Duke Energy wants big rate increases for its new NC coal plant. Here’s what Durham ratepayers should do.

North Carolina Conservation Network

To all readers in North Carolina — Duke University students, I’m talking to you — please spread the word from the North Carolina Conservation Network on the Duke Energy Rate Hike Hearing at the Durham City Hall this Thursday evening:

Duke Energy is seeking an 18% rate hike this year for residential electricity customers. Over 13.5% would cover costs such as the Cliffside coal-fired power plant, now under construction west of Charlotte. Another 4.5% increase has recently been approved for rising costs of coal. The NC Utilities Commission has scheduled six hearings across the state to hear public comment on whether or not to approve the proposed rate hike.

Please attend the public hearing in Durham, NC to show your opposition to this unnecessary rate hike!

Yeah, Duke Energy has argued “We Can ‘Decarbonize’ Without Painful Electricity Price Hikes,” it supports the climate bill, and it just quit the scandal-ridden coal front group over the issue.  But they are still a big coal utility, and building new expensive, dirty plants when energy efficiency would be much cheaper and infinitely cleaner.  Why should NC ratepayers suffer for Duke’s bad decisions?

The NCCN is “a statewide network of over 100 environmental, community and environmental justice organizations focused on protecting North Carolina’s environment and public health.”  Click here for details on attending the rate hearing.

You’re perhaps wondering about how Duke can get a rate increase for rising coal costs when the price has collapse, as the figure from the Energy Information Administration below shows:

Average Weekly Coal Commodity Spot Prices

Well, let’s just say public utility commissions are not notoriously fast on these matters, so this would look to be covering Duke’s costs retroactively.  But given the under-utilization of natural gas plants in this region of the country — the average utilization of natural”gas”fired capacity by electric generators was about 11% to 13% in 2008 (see “Game changer, Part 2: Unconventional gas makes the 2020 Waxman-Markey target so damn easy and cheap to meet) — efficiency and natural gas and biomass should be able to more than cover the power delivered from any new coal plants at a far lower price.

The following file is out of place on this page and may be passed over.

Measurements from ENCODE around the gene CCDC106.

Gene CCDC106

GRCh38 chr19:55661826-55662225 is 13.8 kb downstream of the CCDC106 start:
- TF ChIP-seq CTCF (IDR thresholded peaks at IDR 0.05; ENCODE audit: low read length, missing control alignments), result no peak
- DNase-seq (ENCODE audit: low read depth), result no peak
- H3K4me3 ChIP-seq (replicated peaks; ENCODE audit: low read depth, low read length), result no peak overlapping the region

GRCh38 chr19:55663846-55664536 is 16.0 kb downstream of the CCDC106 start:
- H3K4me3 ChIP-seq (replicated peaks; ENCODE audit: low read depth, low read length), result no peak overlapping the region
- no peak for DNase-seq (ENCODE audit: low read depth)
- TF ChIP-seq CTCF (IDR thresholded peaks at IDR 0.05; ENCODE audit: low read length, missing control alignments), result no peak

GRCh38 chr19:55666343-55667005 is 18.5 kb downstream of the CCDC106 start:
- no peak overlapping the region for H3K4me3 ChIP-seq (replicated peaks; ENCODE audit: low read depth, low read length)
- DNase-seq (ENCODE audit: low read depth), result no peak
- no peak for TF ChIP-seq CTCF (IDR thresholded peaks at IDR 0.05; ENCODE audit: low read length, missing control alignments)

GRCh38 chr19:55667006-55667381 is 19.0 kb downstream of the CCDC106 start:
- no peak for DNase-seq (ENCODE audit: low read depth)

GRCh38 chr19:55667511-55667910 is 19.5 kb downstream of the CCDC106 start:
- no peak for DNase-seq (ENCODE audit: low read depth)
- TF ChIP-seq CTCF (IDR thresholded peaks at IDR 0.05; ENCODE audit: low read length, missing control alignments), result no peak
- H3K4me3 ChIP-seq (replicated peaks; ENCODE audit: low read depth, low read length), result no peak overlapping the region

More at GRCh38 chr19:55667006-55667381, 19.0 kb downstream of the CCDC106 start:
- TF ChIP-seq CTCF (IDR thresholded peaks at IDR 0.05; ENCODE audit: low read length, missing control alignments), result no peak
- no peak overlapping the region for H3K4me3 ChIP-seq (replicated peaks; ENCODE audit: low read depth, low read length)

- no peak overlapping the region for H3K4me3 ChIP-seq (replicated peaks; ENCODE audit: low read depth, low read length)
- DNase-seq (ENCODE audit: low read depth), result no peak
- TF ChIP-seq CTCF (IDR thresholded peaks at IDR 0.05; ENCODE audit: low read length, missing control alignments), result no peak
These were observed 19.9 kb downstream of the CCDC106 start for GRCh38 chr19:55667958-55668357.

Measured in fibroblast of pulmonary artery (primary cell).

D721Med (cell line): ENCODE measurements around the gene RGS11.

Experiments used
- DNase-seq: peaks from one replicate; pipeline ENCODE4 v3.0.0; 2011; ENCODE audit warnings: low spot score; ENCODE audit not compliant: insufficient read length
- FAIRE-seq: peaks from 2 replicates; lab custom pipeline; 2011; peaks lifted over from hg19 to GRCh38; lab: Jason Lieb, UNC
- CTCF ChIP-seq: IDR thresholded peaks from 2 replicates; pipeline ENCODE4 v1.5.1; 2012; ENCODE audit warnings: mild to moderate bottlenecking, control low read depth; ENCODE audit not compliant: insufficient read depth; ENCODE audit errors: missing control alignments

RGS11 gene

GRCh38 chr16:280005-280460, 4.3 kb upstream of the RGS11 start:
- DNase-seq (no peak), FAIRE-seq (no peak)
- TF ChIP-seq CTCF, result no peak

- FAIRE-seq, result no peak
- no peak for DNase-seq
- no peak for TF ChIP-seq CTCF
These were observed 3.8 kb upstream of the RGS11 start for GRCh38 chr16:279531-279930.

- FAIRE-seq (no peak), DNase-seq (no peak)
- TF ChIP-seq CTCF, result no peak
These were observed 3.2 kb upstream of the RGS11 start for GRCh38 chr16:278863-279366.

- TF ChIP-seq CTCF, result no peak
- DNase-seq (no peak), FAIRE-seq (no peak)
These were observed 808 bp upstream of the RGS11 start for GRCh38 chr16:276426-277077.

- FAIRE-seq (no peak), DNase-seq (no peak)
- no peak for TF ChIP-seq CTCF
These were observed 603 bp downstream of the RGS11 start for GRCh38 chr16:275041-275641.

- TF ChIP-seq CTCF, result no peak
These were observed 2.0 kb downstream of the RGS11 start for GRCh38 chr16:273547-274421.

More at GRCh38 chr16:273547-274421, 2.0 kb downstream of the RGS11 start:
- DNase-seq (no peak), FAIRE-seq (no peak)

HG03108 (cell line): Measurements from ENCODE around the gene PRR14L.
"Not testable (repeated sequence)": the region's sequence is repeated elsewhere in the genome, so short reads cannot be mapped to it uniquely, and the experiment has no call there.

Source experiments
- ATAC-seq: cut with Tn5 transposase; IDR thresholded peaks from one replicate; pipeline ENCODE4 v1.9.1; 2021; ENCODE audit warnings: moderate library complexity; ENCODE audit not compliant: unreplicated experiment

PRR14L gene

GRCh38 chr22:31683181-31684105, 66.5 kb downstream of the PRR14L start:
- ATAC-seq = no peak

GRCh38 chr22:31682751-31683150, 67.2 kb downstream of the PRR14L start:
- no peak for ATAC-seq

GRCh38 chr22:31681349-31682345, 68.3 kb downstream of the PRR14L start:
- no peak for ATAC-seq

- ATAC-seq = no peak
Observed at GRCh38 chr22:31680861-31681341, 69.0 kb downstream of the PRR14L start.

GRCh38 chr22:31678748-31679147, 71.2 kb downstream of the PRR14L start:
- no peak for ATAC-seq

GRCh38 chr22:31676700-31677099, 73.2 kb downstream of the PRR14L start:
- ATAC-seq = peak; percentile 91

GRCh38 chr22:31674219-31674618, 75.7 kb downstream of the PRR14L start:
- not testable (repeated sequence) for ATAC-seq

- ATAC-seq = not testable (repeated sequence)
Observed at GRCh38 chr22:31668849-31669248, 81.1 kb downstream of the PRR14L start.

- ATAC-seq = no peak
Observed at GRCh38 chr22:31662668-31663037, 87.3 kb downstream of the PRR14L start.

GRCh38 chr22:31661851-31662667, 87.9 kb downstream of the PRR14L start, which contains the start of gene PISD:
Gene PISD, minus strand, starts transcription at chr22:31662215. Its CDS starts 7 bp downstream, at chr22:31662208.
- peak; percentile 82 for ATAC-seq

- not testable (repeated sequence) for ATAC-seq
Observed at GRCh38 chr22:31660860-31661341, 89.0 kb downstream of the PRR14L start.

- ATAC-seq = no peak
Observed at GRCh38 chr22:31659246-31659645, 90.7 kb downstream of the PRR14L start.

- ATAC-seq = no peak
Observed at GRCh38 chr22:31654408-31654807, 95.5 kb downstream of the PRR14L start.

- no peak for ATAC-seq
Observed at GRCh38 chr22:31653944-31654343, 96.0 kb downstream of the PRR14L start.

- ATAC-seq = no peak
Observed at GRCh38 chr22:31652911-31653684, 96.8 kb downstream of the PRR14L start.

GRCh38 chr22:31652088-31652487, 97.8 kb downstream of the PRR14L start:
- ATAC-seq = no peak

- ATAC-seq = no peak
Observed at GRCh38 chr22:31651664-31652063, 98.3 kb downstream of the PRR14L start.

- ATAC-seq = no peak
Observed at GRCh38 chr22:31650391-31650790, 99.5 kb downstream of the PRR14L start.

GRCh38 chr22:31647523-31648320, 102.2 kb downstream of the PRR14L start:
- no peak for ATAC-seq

It’d probably be cheaper to simply stop building the new friggin’ coal plant.  Demonstrating that would be a good project for Duke University’s Nicholas School of the Environment and their dynamic dean (see “The Bjorn Irrelevancy: Duke dean disses Danish delayer“).

5 Responses to Duke Energy wants big rate increases for its new NC coal plant. Here’s what Durham ratepayers should do.

  1. Jerry Langford says:

    Utilities ask for rate increases every year. They always ask for more than they need and settle for less. Since they are a monopoly of sorts, they expect to pass on the costs of new generating plants.

  2. Dan K. says:

    Thank you for raising this issue. We at the Nicholas School are trying to organize a group to go on Thursday. Let’s see what happens!

    Thanks again,

  3. Jay Turner says:

    This just points out the absolute necessity of changing the ground rules so that electric utilities have the proper incentives to pursue efficiency and the proper cost of CO2 so that they make the right decisions on their mix of power sources.

  4. Bob Wallace says:

    Absolutely. Time for the North Carolinians who purchase power from Duke to open a discussion among themselves as to whether they can comfortably conserve away their need for another coal plant.

    They could use as a starting point that citizens of North Carolina use on average 14.9 kWh per day while there are twelve states whose citizens use an average of 10 kWh or less. One state’s citizens use less than half per person than does the average NC citizen.

    And that difference is not due to climatic differences, the conservation states are spread all around the country.>

  5. Bob E. says:

    Best of luck to Nicholas School students. I think it brings up a possibly very interesting discussion: While there is an obvious role for academia to lead solutions to climate change through science, policy research, and communication to the public, what is the role of academic leaders for particular issues like this?

    My sense is that a question this specific (Duke Energy’s rate case) should only be address obliquely by a Dean, speaking in key principles. Head-on activism might be better reserved for the Dean in his/her role as a citizen.